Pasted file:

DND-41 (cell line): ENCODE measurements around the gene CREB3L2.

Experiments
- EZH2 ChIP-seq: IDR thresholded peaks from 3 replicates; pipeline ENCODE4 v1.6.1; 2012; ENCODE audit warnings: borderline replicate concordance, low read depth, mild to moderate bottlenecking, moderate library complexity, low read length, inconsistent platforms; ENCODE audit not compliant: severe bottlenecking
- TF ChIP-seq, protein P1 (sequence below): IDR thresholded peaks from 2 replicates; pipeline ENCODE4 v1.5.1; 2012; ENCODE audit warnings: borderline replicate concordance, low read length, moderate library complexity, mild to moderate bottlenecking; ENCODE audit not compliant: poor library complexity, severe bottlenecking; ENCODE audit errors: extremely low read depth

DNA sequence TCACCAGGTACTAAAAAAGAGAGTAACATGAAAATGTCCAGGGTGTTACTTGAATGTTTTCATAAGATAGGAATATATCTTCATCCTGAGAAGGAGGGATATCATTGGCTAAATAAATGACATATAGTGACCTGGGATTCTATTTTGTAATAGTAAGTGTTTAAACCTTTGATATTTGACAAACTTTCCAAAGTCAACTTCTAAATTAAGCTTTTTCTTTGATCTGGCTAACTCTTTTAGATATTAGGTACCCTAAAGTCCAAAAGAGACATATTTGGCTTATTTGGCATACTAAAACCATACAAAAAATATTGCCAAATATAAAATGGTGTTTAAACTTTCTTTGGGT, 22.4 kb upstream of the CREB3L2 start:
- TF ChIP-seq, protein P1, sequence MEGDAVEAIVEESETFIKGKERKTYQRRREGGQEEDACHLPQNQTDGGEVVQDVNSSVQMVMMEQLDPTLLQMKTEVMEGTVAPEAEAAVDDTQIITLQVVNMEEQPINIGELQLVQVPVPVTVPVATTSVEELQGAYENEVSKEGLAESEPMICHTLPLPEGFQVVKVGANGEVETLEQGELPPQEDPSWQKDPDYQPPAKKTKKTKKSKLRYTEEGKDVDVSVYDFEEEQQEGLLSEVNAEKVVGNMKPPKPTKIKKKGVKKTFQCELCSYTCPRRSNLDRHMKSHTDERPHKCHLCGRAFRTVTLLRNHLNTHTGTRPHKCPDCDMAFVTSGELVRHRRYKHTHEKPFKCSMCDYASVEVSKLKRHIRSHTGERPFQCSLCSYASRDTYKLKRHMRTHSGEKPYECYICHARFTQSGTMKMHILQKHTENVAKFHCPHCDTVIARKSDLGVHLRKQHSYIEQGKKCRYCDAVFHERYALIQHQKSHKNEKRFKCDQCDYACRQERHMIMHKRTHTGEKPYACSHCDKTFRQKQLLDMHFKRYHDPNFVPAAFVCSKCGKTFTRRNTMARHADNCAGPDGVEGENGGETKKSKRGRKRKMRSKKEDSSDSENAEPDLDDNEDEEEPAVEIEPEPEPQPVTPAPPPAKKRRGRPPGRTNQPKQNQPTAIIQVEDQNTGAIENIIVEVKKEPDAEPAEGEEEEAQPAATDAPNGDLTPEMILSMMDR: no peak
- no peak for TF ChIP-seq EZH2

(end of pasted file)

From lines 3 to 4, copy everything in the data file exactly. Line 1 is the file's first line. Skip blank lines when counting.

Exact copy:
- EZH2 ChIP-seq: IDR thresholded peaks from 3 replicates; pipeline ENCODE4 v1.6.1; 2012; ENCODE audit warnings: borderline replicate concordance, low read depth, mild to moderate bottlenecking, moderate library complexity, low read length, inconsistent platforms; ENCODE audit not compliant: severe bottlenecking
- TF ChIP-seq, protein P1 (sequence below): IDR thresholded peaks from 2 replicates; pipeline ENCODE4 v1.5.1; 2012; ENCODE audit warnings: borderline replicate concordance, low read length, moderate library complexity, mild to moderate bottlenecking; ENCODE audit not compliant: poor library complexity, severe bottlenecking; ENCODE audit errors: extremely low read depth